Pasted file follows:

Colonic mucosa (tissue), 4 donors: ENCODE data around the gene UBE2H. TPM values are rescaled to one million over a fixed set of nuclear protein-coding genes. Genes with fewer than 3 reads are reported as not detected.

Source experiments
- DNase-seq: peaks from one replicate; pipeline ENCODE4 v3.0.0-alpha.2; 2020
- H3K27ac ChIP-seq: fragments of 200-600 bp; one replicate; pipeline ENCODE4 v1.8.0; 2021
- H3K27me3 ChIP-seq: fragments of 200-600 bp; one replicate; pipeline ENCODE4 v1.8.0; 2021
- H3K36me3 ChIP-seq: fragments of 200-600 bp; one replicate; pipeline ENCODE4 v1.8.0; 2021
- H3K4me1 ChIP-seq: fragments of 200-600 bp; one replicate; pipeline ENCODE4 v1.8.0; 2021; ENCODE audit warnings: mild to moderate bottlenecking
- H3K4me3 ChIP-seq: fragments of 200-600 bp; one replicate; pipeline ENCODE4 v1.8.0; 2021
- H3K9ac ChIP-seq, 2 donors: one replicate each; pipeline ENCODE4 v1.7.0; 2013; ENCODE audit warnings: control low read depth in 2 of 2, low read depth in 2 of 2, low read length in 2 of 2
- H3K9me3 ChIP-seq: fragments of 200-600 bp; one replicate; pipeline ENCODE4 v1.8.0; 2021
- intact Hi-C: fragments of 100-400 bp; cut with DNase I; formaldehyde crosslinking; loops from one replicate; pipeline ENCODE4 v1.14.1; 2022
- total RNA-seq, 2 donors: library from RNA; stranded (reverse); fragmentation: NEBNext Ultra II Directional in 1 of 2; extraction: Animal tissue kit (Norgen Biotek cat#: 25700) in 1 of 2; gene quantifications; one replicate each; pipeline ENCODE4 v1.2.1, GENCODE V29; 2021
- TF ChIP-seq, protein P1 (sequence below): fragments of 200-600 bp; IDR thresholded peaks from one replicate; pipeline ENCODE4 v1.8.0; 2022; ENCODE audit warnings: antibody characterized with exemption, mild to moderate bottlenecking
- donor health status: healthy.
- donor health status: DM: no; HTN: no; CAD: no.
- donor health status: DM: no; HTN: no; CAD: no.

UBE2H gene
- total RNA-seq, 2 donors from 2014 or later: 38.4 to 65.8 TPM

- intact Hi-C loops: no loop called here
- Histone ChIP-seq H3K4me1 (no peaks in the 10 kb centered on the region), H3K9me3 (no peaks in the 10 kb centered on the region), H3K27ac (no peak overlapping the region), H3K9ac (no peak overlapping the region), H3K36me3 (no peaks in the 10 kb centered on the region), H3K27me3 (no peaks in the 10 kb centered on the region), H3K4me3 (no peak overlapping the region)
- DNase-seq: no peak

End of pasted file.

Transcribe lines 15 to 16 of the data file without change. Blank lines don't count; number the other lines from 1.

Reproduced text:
- donor health status: DM: no; HTN: no; CAD: no.
- donor health status: DM: no; HTN: no; CAD: no.